• "There are things we want to do to engage tihe community," said McKee, who will be the store's manager.  "We're going to be spending a lot of time here." McKeen said he was a graduate of Amherst College who now lives in Quincy and expects to get an apartment in Williamstown.
  • The Town of Williamstown will receive three percent of all sales through a pass through of state taxes totaling 20 percent for recreational sales, said Jasoh Hoch, Williamstown town manager, who attended the briefing.  The shop has also agreed to make a once-a-year flat-amount donation of $5,000 to drug-awareness efforts. (For iimportant details of revenues to the town, see Hoch's email at the bottom of this post). 
  • Because federally chartered banks are forbidden to have marijuana businesses as depositors, Silver said the shop will mostly deal in cash; but little will be kept on site; it will be moved to a cultivation facility to be built in Orange, Mass., the location of its second shop. A third shop location is not yet announced, he said.  Century Bank, a state-chartered bank, may be able to handle their banking needs.
  • Silver Therapeutics Inc. was originally set up as a non-profit corporation based upon requirements of state regulations.  But Silver says the state realized that was making it hard for proponents to raise investment and so the state is now permitting for-profit structures and Silver Therapeutics is converting. Silver told one meeting attendee after the formal presentation that the company seeks $4 million in investment.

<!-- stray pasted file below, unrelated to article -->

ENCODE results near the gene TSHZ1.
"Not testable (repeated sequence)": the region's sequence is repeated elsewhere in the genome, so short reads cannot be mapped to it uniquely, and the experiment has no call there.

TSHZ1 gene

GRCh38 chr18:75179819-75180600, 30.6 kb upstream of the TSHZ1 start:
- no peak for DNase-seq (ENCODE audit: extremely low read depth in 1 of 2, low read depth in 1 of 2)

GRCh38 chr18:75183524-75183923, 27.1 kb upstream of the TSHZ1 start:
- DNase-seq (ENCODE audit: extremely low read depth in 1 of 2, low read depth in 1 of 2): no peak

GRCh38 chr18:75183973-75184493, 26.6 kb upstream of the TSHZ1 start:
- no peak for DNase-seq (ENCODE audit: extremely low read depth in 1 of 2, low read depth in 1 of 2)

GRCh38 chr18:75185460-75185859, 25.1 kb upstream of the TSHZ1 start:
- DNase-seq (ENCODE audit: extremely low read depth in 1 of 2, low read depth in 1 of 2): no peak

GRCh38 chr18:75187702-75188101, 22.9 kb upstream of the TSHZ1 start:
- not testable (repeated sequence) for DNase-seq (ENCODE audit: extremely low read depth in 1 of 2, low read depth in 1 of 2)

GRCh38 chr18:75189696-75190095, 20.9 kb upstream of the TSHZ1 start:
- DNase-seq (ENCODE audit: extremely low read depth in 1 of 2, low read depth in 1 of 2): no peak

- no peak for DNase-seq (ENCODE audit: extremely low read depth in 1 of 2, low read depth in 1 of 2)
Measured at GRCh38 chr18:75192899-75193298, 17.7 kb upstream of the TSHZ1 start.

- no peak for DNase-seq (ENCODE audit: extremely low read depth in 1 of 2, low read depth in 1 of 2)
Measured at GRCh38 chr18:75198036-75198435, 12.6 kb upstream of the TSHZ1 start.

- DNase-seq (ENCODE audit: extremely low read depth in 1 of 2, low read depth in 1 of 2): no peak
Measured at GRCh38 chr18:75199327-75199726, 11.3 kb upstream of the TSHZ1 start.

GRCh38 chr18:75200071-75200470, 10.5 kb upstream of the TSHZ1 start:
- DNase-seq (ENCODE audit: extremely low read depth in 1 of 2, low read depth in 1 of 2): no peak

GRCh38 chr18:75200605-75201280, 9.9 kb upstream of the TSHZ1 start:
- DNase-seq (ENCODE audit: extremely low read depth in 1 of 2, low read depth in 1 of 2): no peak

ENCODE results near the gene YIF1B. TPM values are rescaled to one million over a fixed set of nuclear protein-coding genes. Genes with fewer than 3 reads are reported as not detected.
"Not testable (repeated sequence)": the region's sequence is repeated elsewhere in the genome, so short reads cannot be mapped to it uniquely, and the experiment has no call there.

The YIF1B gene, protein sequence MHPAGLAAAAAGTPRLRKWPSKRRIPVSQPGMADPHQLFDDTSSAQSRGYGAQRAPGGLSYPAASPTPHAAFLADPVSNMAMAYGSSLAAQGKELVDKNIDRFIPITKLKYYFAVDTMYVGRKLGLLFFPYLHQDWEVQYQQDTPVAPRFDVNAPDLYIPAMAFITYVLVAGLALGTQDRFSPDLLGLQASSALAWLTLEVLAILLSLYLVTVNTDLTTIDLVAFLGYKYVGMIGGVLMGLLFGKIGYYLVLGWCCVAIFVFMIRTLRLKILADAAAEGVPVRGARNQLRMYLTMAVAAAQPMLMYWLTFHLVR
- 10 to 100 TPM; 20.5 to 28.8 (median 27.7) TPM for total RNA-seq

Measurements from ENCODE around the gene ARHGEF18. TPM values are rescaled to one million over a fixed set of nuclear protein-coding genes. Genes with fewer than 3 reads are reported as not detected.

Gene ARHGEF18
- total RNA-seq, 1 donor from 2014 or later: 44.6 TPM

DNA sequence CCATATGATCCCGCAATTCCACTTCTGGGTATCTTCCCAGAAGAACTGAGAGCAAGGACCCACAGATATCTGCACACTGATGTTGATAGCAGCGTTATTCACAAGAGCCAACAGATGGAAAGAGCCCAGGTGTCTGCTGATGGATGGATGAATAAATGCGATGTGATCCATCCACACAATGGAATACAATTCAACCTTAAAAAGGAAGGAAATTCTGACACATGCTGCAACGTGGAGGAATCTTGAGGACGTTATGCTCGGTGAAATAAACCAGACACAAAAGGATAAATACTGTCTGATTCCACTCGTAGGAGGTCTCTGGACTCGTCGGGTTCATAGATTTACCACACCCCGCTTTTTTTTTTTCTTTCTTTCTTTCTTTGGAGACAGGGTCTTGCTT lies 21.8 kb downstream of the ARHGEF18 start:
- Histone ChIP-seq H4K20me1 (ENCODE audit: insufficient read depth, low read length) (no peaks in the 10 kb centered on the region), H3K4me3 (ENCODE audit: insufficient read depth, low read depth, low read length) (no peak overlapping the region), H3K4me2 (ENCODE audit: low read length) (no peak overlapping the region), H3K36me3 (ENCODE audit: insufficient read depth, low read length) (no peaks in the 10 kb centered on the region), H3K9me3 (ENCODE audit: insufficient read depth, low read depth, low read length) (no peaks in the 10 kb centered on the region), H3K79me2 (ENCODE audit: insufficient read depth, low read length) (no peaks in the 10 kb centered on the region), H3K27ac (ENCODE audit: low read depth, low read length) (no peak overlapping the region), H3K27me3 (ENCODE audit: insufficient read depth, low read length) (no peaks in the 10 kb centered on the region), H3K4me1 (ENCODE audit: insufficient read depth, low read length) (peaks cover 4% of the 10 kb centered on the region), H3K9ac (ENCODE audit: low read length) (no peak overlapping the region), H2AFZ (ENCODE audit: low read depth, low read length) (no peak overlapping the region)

Other people involved in Silver Therapeutics, according to its Aug. 2017 application filed with the state  are John West and Michel S. Evanusa.  The application lists Evanusa, a New York time-share and condominium attorney, as a director of Silver Therapeutics, committing $500,000 in initial capital to the company. An earlier April, 2017, filing bears Evanusa's signature stating her commitment to make $2.0 million available to the company.  Sliver said he didn't want to"say too much about our investors" and said "investors are still coming in."  In a subsequent email exchange, Silver said Evanusa is his aunt and her commitment is a line of credit. 


An email received from Williamstown Town Manager Jason Hoch explains three sources of public revenue the town expects would result from opening of the Silver Therapeutics shop:   (1) An annual payment to the town of 3% of gross revenues. (2) Another 3%  local-option tax on non-medical retail marijuana sales in town which Hoch will propose for adoption at Town Meeting in May and (3) A pre-negotiated annual lump-sum payment of $5,000 to support public drug abuse prevention, treatment or education programs.

Here is the email:

---------- Forwarded message ----------
From: Jason Hoch 
Date: Mon, Mar 26, 2018 at 12:06 PM
Subject: Re: QUESTION: CAn you explain the tax benefits again of having the marijuana shop?
To: Bill Densmore

Bill -